Lind realizes part of the absurdity (and depravity) of his position, but he perseveres: "To send troops to their deaths purely for the purpose of reputation, in a war that could not be won by any plausible means, would be murder." He proceeds to square this circle by claiming that "even a well-thought-out and realistic effort to rescue America's Indochinese allies should have been called off, once a critical level of American casualties had been reached." One can only imagine what such an attitude toward conflict would do to the tactics of a determined adversary! It is almost amusing that Lind's bow to morality requires him to rely on the misperception of difficulties on the part of policy-makers and their advisers. That is, if it had been understood from the beginning that the war in Vietnam could not be won without American deaths reaching beyond the Lind threshold of 20,000, then to undertake the war would be "murder." But to do so in the spirit of misguided optimism was not only moral, it was geopolitically necessary!
The framing of this argument is most deeply disturbing because of its inhumanity. What never even marginally enters into Lind's calculating mentality is the cost of such a war for the Vietnamese people or the degree to which their struggle was itself just within its parameters. While America was enduring the tragedy of 58,000 war-related deaths, Vietnam was enduring an estimated 3.8 million deaths, as well as millions more wounded, and the displacement of a large proportion of its surviving population. The people of Vietnam also experienced the devastation that resulted from a one-sided high-technology war being waged against their country for more than a decade. Lind aborts the complexities of historical analysis by demonizing Ho Chi Minh and the nationalist cause, which was more central to the struggle than either ideology or geopolitics. He doesn't even bother to distinguish Vietnam from Korea or to take note of the leadership Ho Chi Minh had provided Vietnam in its anticolonial war against France and the degree to which US allies in Saigon were mainly the Vietnamese remnants of collaboration with the colonialists. Even now, it may not be too late for Lind to benefit from a reading of Graham Greene's great, prophetic book The Quiet American.
It strikes me as a badge of honor that Lind singles out The Nation several times in his book as personifying the left, pacifist culture that would doom the sort of geopolitical practices that he is commending. There are many confusions and mistakes in Lind's reasoning, aside from the conclusions drawn with respect to the Vietnam War. Only a very small fraction of the Nation readership is "pacifist" in the sense of being unconditionally opposed to all war. Any careful reading of the magazine or examination of the wider debates on foreign policy in the past decade would take note of the deep divisions associated with the use of force by the United States, with or without a UN mandate. And further back, I would suppose an overwhelming majority of readers supported US participation in World War II and, indeed, even entry into the war prior to Pearl Harbor. If Lind means that criticism of geopolitics--fighting wars for global credibility--is a species of pacifism, it is a strange use of language indeed, as well as a strange doctrine.
Lind's view of the recent war over Kosovo is emblematic. He views the war as subject to the legacy of Vietnam, and he criticizes the approach taken by the Clinton Administration because it neither gave the war its true geopolitical justification (that of demonstrating American leadership in the present global setting) nor adjusted its tactics to the nature of the conflict. In a striking sentence that, unlike most of the rest of the book, offers an important insight, Lind writes, "President Clinton, in what may be the single greatest act of incompetence ever committed by an American commander-in-chief, publicly ruled out the use of ground troops not once but repeatedly." Yet to view the war over Kosovo through a geopolitical prism in light of Serbian atrocities and an unambiguous plan for ethnic cleansing (under way before the bombing commenced) is to distort the debate beyond repair. I am by now inclined to think that the Kosovo war was a "necessary war" (although not a just war as conducted from the air, especially from high altitudes), but its necessity as a war (assuming the unavailability of a diplomatic solution) is justifiable only if undertaken for humanitarian reasons--that is, to rescue an entrapped and abused ethnic community from severe oppression and genocidal dangers. In Lind's geopolitical conception, the NATO war remains illegal, unjust and, hence, criminal.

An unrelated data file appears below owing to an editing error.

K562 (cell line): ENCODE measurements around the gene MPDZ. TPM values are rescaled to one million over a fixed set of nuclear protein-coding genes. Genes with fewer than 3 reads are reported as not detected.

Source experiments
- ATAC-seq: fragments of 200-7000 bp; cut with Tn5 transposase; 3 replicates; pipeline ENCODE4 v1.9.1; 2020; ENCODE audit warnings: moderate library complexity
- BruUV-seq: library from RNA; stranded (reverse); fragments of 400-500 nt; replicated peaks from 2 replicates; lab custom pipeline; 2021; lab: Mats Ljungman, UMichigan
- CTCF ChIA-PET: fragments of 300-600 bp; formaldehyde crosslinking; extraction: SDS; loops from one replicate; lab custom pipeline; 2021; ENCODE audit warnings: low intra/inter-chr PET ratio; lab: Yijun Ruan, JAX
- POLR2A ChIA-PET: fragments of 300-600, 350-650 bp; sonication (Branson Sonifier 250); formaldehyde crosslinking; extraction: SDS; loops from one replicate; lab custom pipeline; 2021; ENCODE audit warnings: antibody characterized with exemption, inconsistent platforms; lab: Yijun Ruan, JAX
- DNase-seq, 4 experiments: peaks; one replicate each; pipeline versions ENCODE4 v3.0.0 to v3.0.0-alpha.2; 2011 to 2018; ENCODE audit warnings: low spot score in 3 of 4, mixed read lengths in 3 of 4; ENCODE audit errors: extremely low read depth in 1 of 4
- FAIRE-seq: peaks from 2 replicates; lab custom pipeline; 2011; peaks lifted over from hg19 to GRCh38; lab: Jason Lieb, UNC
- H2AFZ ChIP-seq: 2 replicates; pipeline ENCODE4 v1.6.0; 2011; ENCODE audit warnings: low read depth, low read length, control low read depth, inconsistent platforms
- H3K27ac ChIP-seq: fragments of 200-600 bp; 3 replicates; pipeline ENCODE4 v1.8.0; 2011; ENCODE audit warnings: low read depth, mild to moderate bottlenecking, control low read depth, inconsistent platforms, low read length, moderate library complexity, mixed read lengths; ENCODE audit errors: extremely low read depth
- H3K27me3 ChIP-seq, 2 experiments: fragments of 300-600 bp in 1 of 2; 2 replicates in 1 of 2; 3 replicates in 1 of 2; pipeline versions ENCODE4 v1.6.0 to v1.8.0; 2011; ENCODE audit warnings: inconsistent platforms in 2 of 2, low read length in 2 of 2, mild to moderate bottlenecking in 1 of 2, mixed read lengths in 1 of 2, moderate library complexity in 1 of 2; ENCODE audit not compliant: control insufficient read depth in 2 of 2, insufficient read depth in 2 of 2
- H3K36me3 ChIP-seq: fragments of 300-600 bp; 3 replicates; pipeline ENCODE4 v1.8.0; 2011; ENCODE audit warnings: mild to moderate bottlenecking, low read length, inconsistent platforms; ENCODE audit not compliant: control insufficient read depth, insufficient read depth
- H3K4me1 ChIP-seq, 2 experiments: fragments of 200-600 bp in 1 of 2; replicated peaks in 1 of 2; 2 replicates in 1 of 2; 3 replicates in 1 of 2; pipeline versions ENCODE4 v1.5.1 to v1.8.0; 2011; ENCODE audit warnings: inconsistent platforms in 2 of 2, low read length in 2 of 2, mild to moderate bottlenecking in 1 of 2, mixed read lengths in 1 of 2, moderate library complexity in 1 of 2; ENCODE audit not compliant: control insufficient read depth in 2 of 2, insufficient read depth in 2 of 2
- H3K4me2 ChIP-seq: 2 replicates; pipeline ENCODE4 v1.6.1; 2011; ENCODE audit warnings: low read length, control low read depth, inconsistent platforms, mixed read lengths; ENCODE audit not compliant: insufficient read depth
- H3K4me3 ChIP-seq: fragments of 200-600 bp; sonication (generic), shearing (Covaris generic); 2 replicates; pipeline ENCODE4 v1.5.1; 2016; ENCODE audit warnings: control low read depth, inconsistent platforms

Lind's position stakes out new ideological ground: It relies on geopolitical extremism to occupy a political terrain self-consciously associated with the political center. Early in the book he informs us that he views the Vietnam War from "a centrist perspective more sympathetic to American Cold War policymakers than that of their critics on the left and the right." But even such a primary architect of the Vietnam War as Robert McNamara now views the entire experience as "a tragedy" for both sides. The only sensible lesson he is willing to draw is to do all that is possible to avoid a future Vietnam. How different is this former warrior's message from Lind's shrill insistence that the United States should proudly gird its militarist loins for future Vietnams! Rarely, if ever before, has the political center in the United States been so frighteningly depicted as a menace to the peoples of the world. By linking Vietnam to Kosovo through the currency of credibility, Lind makes clear that this menace persists beyond the end of the cold war. Now Washington must kill and maim to sustain its hegemonic authority rather than to contain a strategic adversary, which is hardly an uplifting role to foist upon the Pentagon.